Class of 2020

Innovators and Leaders in West Virginia Snow Sports
Area Operations and/or Management or Development Competition

Danny Seme

For a person who helped put the sport of skiing on the map in two mid-Atlantic states, it was not high on his list of career possibilities growing up in Brick Township, New Jersey.  Danny Seme thought he would be a football coach, not the President and General Manager of the largest ski resort in the southeast region.

But the ski bug bit Seme while attending and playing football at Lees-McRae College in Banner Elk, North Carolina.  In 1968, Seme helped his brother in Beech Mountain's ski rental shop part-time while going to college.  

The next year Seme helped construct Sugar Mountain's trails.  Seme was also involved in mountain operations, such as snowmaking, grooming, and lifts.  After he learned to ski, he became a member of Sugar's ski patrol and then became a National Ski Patrol member.  He figured if he could join that group, he could use his first aid training on the slope.  Because he was now being paid to patrol the slopes, Seme became the first paid ski patroller in the south.

Seme remained at Sugar until 1973, leaving for West Virginia's mountains with Dr. Tom Brigham, another inductee in the Snow Sports Museum of West Virginia's Hall of Fame.  In September of that year, Seme was on the development team that Brigham put together to begin Snowshoe Mountain Resort in Pocahontas County.

Dr. Brigham chose Cheat Mountain's peak in Pocahontas County as the site for Snowshoe after learning that the area received an average 180 inches of natural snow every year.

As mountain manager, Seme coordinated all the initial hiring and training of the entire crew, the beginning of the massive undertaking. That included clearing all the trails, building sites, snowmaking system, lifts, and original access road from the base.   In December 1974, Snowshoe Mountain Resort opened for skiers, and the first tracks were made on the eastern side of Cheat Mountain.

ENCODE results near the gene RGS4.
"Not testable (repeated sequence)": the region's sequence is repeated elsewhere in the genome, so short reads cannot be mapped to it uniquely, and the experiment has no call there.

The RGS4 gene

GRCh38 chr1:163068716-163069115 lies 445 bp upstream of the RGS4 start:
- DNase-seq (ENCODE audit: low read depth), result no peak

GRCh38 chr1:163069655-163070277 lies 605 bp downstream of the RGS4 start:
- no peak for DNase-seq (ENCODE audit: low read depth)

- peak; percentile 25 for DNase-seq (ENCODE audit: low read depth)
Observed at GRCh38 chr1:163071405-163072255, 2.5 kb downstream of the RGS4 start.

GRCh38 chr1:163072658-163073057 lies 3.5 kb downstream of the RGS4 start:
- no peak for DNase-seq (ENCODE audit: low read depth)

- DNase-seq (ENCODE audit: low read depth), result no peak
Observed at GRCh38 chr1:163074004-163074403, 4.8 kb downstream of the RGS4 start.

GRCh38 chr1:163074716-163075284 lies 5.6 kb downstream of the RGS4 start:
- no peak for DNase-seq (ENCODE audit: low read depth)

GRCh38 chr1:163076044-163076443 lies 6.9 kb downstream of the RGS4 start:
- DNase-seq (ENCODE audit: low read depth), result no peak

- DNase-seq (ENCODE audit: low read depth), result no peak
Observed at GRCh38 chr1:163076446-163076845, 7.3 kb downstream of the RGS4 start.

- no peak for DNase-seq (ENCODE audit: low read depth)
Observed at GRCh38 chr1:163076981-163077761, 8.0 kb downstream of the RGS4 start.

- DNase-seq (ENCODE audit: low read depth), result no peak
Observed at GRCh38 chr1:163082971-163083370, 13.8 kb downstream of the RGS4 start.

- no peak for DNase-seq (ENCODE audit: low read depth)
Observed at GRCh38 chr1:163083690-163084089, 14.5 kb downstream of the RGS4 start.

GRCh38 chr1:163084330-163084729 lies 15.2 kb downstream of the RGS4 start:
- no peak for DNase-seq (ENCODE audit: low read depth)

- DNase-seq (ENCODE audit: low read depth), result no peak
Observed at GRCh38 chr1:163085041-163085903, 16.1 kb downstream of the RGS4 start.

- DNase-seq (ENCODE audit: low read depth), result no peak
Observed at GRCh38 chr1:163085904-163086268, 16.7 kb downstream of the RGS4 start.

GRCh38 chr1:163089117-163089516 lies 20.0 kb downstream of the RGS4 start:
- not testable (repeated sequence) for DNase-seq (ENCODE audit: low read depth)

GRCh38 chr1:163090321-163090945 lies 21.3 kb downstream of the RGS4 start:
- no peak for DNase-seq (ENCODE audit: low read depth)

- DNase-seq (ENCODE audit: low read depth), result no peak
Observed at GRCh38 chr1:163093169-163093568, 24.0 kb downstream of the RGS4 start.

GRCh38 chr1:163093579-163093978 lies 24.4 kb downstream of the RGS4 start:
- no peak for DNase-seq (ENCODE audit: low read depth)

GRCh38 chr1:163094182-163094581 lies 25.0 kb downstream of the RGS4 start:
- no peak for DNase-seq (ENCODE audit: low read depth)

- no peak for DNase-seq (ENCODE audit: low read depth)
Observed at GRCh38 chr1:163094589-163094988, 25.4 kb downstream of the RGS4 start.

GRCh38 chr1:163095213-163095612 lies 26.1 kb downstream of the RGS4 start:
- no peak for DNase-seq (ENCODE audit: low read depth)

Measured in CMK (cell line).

As was the case for most southeast ski resorts that opened during that period, there were a considerable number of challenges, many of which were financial.

Seme continued to work at Snowshoe, leaving in 1981.  At the time, Seme again joined forces with Dr. Brigham, trying to build another resort in neighboring Randolph County, Tory Mountain.  While trails were cut and an operational building constructed, complete funding for the project never materialized and had to be shut down. At this time, Seme also served as an industry consultant to Canaan Valley Resort and Stratton Mountain in Vermont.

In 1984, Seme was brought back to Snowshoe by a federal trustee when the resort went into bankruptcy to handle the day-to-day operations.  Seme put together a team to operate the resort until a buyer could be found.

 

Later, when Ski Venture purchased the resort, a group of eight savings and loan banks in 1987, Seme remained on as the Vice-President and General Manager, helping bring the resort back to offering an outstanding product for skiers. 

In 1990, Tokyo Tower purchased Snowshoe and made Seme the resort's President and General Manager.  During the next five years, the resort saw enormous growth with the purchase of the Inn at Snowshoe, Silver Creek Resort, and the construction of the Gary Player Championship Golf Course.

During his career in the ski industry, Seme served six years on the National Ski Areas Association Board, including a two-year term as Chairman, was the founding President of the West Virginia Ski Areas Association, and was President of the Southeast Ski Areas Association.  Seme also served on the West Virginia Governor's Tourism Advisory Committee.

Seme left Snowshoe in 1996, a year after Intrawest purchased it, and went to work at Sunday River Resort in Maine. After leaving the ski industry, Seme retired to Florida, where he currently resides with his wife, Carol.

Snow Sports Museum
of West Virginia

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